“Don Quixote,” says Mr. Shorthouse with unctuous gravity, “will come in time to be recognized as one of the saddest books ever written;” and, if the critics keep on expounding it much longer, I truly fear it will. It may be urged that Cervantes himself was low enough to think it exceedingly funny; but then one advantage of our new and keener insight into literature is to prove to us how indifferently great authors understood their own masterpieces. Shakespeare, we are told, knew comparatively little about Hamlet, and he is to be congratulated on his limitations. Defoe would hardly recognize Robinson Crusoe as “a picture of civilization,” having innocently supposed it to be quite the reverse; and he would be as amazed as we are to learn from Mr. Frederick Harrison that his book contains “more psychology, more political economy, and more anthropology than are to be found in many elaborate treatises on these especial subjects,” — blighting words which I would not even venture to quote if I thought that any boy would chance to read them, and so have one of the pleasures of his young life destroyed. As for Don Quixote, which its author persisted in regarding with such misplaced levity, it has passed through many bewildering vicissitudes. It has figured bravely as a satire on the Duke of Lerma, on Charles V., on Philip II., on Ignatius Loyola, — Cervantes was the most devout of Catholics, — and on the Inquisition, which, fortunately, did not think so. In fact, there is little or nothing which it has not meant in its time and now, having attained that deep spiritual inwardness which we have been recently told is lacking in poor Goldsmith, we are requested by Mr. Shorthouse to refrain from all brutal laughter, but with a shadowy smile and a profound seriousness to attune ourselves to the proper state of receptivity. Old-fashioned, coarse-minded people may perhaps ask, “But if we are not to laugh at Don Quixote, at whom are we, please, to laugh?” — a question which I, for one, would hardly dare to answer. Only, after reading the following curious sentence, extracted from a lately published volume of criticism, I confess to finding myself in a state of mental perplexity, utterly alien to mirth. “How much happier,” its author sternly reminds us, “was poor Don Quixote in his energetic career, in his earnest redress of wrong, and in his ultimate triumph over self than he could have been in the gnawing reproach and spiritual stigma which a yielding to weakness never failingly entails!” Beyond this point it would be hard to go. Were these things really spoken of the “ingenious gentleman” of La Mancha, or of John Howard, or George Peabody, or perhaps Elizabeth Fry, — or is there no longer such a thing as a recognized absurdity in the world?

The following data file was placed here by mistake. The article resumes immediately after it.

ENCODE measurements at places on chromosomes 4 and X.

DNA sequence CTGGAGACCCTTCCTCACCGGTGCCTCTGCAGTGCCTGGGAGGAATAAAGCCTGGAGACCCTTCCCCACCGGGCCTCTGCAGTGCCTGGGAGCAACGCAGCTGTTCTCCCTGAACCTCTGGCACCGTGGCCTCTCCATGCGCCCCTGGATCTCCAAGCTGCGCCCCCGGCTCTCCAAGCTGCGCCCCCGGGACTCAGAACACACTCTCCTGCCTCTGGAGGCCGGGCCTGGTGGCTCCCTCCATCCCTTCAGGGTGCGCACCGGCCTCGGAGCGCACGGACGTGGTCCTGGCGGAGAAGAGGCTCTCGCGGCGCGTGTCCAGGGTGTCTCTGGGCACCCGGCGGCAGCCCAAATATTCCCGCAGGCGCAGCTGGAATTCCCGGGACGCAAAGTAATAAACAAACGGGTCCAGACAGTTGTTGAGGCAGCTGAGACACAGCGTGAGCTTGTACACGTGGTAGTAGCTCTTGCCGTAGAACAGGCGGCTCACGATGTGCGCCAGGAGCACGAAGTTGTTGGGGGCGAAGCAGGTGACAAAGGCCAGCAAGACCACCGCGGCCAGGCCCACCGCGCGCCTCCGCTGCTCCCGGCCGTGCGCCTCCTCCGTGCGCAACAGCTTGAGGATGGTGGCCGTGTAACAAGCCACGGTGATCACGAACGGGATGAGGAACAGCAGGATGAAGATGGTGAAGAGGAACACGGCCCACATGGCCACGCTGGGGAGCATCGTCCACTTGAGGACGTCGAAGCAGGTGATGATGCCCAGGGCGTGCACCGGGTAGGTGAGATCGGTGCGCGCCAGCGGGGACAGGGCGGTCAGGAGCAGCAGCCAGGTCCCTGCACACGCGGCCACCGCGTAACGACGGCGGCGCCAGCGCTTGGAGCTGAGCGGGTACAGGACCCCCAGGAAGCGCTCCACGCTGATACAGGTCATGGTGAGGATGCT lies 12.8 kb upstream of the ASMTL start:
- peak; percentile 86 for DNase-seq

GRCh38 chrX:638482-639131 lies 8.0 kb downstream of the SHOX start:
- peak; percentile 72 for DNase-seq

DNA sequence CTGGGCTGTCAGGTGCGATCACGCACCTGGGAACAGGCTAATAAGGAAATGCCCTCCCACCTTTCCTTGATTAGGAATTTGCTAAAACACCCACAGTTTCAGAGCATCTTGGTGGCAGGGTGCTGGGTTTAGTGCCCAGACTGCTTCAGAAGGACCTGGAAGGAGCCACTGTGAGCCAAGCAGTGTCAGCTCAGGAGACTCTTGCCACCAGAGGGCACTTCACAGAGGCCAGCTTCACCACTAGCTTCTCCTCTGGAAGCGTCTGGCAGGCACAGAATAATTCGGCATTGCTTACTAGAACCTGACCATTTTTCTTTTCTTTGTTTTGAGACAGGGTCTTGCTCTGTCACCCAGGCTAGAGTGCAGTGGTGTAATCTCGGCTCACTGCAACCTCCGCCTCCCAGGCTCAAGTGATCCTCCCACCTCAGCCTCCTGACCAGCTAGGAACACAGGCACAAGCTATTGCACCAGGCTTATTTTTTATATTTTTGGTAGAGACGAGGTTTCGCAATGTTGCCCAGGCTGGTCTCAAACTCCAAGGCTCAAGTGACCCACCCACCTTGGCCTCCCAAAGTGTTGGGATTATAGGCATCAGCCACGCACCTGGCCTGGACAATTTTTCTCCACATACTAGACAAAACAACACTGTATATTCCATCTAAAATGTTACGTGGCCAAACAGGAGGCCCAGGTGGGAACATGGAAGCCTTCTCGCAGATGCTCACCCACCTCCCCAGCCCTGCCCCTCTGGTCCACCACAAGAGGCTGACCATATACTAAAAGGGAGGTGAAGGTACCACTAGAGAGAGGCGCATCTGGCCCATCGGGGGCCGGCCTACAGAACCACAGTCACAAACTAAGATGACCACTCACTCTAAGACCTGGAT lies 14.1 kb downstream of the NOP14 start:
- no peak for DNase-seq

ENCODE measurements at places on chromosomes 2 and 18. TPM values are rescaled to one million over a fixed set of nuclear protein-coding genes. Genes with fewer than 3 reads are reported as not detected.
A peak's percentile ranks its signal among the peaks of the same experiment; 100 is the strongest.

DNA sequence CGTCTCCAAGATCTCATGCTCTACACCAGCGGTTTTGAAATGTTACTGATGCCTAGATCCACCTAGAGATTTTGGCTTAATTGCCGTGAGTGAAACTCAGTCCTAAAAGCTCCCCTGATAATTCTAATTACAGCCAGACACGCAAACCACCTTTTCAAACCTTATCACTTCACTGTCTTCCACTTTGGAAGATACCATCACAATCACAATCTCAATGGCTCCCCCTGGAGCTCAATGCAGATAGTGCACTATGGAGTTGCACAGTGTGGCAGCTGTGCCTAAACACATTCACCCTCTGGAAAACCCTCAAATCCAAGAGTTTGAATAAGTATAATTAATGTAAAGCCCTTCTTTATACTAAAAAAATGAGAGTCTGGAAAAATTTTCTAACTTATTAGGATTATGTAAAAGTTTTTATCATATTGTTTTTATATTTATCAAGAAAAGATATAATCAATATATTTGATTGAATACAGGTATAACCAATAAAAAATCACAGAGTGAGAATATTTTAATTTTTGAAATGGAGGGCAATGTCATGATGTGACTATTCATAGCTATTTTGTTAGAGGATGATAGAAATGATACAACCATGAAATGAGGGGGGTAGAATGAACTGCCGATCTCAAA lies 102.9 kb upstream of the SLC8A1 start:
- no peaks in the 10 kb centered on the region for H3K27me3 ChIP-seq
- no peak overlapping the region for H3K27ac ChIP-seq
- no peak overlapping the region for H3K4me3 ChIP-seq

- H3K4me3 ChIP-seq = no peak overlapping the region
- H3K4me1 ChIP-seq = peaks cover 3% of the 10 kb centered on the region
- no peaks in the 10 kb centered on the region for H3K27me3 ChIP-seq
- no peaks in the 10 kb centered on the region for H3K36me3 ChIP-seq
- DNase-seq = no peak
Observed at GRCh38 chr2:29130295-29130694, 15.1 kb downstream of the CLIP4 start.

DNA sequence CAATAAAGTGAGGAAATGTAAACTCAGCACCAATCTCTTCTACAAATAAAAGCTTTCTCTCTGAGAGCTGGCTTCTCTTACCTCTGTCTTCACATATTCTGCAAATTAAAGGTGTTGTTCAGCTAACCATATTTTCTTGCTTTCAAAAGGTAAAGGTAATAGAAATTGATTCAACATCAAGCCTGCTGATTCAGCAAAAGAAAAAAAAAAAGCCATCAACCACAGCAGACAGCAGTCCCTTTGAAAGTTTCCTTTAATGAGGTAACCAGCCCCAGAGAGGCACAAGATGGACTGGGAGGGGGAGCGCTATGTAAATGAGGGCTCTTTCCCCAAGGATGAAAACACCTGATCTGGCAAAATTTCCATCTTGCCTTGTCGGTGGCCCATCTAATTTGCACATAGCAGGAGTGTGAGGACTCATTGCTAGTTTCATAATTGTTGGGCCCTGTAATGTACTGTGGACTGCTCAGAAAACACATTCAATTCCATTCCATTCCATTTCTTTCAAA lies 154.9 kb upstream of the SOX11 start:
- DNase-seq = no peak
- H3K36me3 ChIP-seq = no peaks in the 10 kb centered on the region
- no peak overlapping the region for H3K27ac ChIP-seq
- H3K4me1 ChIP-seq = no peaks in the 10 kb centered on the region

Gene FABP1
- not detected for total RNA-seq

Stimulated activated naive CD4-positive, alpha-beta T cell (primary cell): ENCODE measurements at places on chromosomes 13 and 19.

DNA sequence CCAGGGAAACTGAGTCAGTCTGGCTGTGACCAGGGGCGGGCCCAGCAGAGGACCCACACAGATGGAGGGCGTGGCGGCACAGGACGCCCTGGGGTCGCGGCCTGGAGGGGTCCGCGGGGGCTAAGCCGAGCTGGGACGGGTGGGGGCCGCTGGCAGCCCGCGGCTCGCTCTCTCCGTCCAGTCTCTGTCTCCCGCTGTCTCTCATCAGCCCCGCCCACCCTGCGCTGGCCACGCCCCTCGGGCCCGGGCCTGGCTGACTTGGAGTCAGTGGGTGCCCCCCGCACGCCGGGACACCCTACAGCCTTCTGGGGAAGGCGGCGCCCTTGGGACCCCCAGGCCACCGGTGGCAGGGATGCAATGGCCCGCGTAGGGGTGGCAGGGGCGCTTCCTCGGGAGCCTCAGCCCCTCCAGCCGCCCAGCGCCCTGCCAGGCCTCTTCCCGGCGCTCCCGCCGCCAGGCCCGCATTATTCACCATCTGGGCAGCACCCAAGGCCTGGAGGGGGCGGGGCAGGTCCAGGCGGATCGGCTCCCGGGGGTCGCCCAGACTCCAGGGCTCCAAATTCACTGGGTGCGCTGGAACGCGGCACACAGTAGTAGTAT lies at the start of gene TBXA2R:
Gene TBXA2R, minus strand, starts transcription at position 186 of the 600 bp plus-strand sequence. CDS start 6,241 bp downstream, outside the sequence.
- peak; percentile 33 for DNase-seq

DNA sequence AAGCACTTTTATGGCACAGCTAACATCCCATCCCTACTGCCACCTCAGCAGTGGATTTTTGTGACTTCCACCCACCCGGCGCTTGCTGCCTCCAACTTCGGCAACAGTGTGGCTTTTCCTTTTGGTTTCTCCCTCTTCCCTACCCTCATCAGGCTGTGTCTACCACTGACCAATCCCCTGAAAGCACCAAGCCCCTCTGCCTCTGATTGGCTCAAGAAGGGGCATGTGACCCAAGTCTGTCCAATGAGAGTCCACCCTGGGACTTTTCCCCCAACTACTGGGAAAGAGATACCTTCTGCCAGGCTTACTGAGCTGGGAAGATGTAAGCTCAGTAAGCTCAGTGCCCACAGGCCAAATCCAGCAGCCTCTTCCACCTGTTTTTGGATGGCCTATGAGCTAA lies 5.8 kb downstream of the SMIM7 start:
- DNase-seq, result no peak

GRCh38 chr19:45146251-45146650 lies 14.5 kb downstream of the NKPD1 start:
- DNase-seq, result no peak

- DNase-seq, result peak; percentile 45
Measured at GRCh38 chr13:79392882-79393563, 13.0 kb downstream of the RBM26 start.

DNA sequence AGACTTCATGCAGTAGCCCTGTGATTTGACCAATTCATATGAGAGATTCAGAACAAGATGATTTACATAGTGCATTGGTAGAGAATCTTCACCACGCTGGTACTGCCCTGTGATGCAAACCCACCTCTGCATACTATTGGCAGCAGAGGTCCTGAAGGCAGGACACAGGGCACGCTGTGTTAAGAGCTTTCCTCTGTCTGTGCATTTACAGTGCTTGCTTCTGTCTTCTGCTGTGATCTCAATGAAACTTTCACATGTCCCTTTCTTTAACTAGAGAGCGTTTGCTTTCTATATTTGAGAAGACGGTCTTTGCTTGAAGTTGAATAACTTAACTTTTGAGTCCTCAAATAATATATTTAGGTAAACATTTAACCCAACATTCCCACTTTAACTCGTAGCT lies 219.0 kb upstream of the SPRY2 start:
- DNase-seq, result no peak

Another gloomy indication of the departure of humor from our midst is the tendency of philosophical writers to prove by analysis that, if they are not familiar with the thing itself, they at least know of what it should consist. Mr. Shorthouse’s depressing views about Don Quixote are merely introduced as illustrating a very scholarly and comfortless paper on the subtle qualities of mirth. No one could deal more gracefully and less humorously with his topic than does Mr. Shorthouse, and we are compelled to pause every now and then and reassure ourselves as to the subject matter of his eloquence. Professor Everett has more recently and more cheerfully defined for us the Philosophy of the Comic, in a way which, if it does not add to our gayety, cannot be accused of plunging us deliberately into gloom. He thinks, indeed, — and small wonder, — that there is “a genuine difficulty in distinguishing between the comic and the tragic,” and that what we need is some formula which shall accurately interpret the precise qualities of each; and he is disposed to illustrate his theory by dwelling on the tragic side of Falstaff, which is, of all injuries, the grimmest and hardest to forgive. Falstaff is now the forlorn hope of those who love to laugh, and when he is taken away from us, as soon, alas! he will be, and sleeps with Don Quixote in the “dull cold marble” of an orthodox sobriety, how shall we make merry our souls? Mr. George Radford, who enriched the first volume of Obiter Dicta with such a loving study of the fat-witted old knight, tells us reassuringly that by laughter man is distinguished from the beasts, though the cares and sorrows of life have all but deprived him of this elevating grace, and degraded him into a brutal solemnity. Then comes along a rare genius like Falstaff, who restores the power of laughter, and transforms the stolid brute once more into a man, and who accordingly has the highest claim to our grateful and affectionate regard. That there are those who persist in looking upon him as a selfish and worthless fellow is, from Mr. Radford’s point of view, a sorrowful instance of human thanklessness and perversity. But this I take to be the enamored and exaggerated language of a too faithful partisan. Morally speaking, Falstaff has not a leg to stand upon, and there is a tragic element lurking always amid the fun. But, seen in the broad sunlight of his transcendent humor, this shadow is as the half-penny-worth of bread to his own noble ocean of sack, and why should we be forever trying to force it into prominence? When Charlotte Brontë advised her friend, Ellen Nussey, to read none of Shakespeare’s comedies, she was not beguiled for a moment into regarding them as serious and melancholy lessons of life; but with uncompromising directness put them down as mere improper plays, the amusing qualities of which were insufficient to excuse their coarseness, and which were manifestly unfit for the “gentle Ellen’s” eyes.